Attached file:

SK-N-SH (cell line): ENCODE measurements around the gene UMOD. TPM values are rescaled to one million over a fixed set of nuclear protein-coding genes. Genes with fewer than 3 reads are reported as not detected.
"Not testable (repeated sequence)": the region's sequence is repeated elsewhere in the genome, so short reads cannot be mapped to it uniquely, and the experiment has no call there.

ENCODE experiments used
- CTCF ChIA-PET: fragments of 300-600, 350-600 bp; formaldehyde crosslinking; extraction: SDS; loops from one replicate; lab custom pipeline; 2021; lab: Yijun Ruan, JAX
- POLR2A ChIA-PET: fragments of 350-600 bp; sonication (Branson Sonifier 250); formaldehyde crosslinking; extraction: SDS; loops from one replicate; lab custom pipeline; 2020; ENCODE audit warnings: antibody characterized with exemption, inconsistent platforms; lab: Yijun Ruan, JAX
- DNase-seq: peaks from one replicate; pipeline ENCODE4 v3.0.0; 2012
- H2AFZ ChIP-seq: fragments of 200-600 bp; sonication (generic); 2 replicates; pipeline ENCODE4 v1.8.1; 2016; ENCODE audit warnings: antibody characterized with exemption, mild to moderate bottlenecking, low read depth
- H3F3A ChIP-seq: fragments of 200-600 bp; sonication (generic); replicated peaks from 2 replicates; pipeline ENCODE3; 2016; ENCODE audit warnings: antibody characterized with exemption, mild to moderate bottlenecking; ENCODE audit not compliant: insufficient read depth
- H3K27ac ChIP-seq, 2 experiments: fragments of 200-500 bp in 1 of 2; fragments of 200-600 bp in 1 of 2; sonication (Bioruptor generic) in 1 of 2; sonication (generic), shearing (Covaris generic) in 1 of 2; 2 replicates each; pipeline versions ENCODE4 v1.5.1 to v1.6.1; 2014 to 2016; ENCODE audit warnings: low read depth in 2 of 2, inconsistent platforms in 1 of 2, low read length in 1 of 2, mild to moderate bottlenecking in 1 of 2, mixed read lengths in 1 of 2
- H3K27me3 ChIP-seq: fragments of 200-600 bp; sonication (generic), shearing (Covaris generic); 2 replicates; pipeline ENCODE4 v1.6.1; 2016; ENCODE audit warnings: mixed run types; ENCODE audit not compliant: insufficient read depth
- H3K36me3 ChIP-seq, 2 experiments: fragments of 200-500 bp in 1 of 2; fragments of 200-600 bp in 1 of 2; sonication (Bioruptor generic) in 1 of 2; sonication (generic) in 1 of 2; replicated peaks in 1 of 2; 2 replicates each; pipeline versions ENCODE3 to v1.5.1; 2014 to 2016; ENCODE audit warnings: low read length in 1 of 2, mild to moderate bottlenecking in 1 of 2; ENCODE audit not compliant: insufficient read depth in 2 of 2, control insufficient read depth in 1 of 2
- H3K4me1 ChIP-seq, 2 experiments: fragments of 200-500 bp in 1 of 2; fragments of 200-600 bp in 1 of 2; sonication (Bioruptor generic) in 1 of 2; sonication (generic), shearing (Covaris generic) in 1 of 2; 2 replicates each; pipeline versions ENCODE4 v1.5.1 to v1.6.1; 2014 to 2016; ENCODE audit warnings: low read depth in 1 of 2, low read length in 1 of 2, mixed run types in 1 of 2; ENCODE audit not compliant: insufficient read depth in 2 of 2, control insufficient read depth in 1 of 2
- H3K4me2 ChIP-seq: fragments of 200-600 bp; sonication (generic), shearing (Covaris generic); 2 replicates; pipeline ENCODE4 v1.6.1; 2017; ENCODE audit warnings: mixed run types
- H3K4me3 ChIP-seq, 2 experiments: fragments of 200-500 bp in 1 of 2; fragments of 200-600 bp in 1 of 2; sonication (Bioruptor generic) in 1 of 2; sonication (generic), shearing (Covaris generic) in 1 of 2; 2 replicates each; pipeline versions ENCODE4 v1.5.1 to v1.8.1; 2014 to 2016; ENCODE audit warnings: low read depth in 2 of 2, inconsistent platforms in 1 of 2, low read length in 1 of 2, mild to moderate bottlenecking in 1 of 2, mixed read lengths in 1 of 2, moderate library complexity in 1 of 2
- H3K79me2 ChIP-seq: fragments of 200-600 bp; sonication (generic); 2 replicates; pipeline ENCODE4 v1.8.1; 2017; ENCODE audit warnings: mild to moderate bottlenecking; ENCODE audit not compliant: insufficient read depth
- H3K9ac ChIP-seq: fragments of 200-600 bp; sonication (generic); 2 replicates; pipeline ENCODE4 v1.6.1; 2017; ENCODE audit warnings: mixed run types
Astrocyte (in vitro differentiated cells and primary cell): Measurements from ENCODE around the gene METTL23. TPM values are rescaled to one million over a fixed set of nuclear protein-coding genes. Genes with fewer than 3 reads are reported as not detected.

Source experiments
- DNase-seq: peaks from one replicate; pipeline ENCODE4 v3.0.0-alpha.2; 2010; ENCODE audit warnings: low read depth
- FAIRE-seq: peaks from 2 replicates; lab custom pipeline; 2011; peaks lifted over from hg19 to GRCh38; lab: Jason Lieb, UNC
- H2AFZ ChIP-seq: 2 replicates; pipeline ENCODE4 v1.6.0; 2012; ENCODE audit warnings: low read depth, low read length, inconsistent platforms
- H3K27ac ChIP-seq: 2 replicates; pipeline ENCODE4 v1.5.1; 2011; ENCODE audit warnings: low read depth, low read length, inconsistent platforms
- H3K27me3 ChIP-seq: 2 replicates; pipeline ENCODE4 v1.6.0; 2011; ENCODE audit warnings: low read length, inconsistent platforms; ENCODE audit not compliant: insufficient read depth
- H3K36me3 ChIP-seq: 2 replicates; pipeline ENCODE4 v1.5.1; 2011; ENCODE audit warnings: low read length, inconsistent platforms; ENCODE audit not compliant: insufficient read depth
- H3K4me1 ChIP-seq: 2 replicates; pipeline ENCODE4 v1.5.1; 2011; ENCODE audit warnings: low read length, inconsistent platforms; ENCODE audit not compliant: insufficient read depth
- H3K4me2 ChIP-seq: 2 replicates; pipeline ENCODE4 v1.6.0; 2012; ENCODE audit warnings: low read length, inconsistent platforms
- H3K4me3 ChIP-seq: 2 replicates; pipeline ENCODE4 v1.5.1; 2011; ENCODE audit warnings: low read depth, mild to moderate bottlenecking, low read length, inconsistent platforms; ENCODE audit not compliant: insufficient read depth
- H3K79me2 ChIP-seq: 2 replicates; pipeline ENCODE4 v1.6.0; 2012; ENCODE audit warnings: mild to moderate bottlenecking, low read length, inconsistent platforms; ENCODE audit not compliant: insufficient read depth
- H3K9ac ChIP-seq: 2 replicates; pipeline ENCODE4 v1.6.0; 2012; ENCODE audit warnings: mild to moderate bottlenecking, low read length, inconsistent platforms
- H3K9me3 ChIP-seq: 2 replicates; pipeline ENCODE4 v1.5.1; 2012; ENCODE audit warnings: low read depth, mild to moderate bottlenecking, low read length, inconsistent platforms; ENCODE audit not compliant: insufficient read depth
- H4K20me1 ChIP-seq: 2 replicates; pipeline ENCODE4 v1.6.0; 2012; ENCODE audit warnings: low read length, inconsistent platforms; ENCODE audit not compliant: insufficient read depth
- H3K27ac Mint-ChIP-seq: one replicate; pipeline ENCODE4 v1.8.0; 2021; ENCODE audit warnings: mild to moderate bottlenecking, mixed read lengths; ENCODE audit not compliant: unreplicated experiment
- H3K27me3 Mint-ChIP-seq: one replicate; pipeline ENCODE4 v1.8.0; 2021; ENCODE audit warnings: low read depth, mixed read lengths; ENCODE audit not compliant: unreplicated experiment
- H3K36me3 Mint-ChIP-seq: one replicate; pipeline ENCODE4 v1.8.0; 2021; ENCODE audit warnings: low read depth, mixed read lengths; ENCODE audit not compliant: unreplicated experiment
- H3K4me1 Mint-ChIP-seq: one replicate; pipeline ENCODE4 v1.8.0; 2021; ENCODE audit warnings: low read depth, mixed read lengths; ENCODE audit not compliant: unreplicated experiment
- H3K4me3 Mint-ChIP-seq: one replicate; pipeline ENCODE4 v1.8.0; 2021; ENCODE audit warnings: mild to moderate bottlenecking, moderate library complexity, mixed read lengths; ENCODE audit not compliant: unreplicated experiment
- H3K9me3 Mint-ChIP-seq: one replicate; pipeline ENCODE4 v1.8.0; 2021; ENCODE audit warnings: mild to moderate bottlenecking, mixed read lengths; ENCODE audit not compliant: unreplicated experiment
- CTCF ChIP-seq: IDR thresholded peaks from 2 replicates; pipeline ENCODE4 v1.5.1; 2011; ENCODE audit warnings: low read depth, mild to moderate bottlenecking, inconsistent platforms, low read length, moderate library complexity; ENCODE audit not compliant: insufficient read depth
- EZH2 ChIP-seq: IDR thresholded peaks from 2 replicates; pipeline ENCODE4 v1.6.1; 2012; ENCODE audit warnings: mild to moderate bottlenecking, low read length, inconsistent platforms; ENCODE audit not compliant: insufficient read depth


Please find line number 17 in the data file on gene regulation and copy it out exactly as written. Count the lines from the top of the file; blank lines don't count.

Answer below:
Astrocyte (in vitro differentiated cells and primary cell): Measurements from ENCODE around the gene METTL23. TPM values are rescaled to one million over a fixed set of nuclear protein-coding genes. Genes with fewer than 3 reads are reported as not detected.